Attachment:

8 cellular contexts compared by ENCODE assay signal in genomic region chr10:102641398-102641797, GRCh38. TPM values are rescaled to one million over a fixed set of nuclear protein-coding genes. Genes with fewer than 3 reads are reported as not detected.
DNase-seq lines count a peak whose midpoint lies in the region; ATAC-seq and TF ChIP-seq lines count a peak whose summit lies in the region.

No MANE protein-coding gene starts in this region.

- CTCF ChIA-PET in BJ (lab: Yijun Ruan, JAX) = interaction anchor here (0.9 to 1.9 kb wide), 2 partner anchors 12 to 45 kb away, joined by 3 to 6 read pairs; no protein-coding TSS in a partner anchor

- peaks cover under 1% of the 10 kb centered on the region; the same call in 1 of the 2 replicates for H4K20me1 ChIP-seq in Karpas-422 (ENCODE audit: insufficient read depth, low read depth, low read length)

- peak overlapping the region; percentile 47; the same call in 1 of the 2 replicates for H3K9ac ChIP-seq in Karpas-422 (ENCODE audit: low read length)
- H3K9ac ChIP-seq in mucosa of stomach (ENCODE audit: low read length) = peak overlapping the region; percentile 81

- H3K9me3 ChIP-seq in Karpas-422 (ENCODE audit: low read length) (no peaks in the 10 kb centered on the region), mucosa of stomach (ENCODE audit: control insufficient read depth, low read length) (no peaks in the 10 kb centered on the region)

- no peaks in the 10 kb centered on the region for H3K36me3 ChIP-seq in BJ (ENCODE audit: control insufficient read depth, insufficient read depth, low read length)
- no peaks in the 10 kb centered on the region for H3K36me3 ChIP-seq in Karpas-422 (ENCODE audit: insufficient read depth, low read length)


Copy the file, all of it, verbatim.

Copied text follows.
8 cellular contexts compared by ENCODE assay signal in genomic region chr10:102641398-102641797, GRCh38. TPM values are rescaled to one million over a fixed set of nuclear protein-coding genes. Genes with fewer than 3 reads are reported as not detected.
DNase-seq lines count a peak whose midpoint lies in the region; ATAC-seq and TF ChIP-seq lines count a peak whose summit lies in the region.

No MANE protein-coding gene starts in this region.

- CTCF ChIA-PET in BJ (lab: Yijun Ruan, JAX) = interaction anchor here (0.9 to 1.9 kb wide), 2 partner anchors 12 to 45 kb away, joined by 3 to 6 read pairs; no protein-coding TSS in a partner anchor

- peaks cover under 1% of the 10 kb centered on the region; the same call in 1 of the 2 replicates for H4K20me1 ChIP-seq in Karpas-422 (ENCODE audit: insufficient read depth, low read depth, low read length)

- peak overlapping the region; percentile 47; the same call in 1 of the 2 replicates for H3K9ac ChIP-seq in Karpas-422 (ENCODE audit: low read length)
- H3K9ac ChIP-seq in mucosa of stomach (ENCODE audit: low read length) = peak overlapping the region; percentile 81

- H3K9me3 ChIP-seq in Karpas-422 (ENCODE audit: low read length) (no peaks in the 10 kb centered on the region), mucosa of stomach (ENCODE audit: control insufficient read depth, low read length) (no peaks in the 10 kb centered on the region)

- no peaks in the 10 kb centered on the region for H3K36me3 ChIP-seq in BJ (ENCODE audit: control insufficient read depth, insufficient read depth, low read length)
- no peaks in the 10 kb centered on the region for H3K36me3 ChIP-seq in Karpas-422 (ENCODE audit: insufficient read depth, low read length)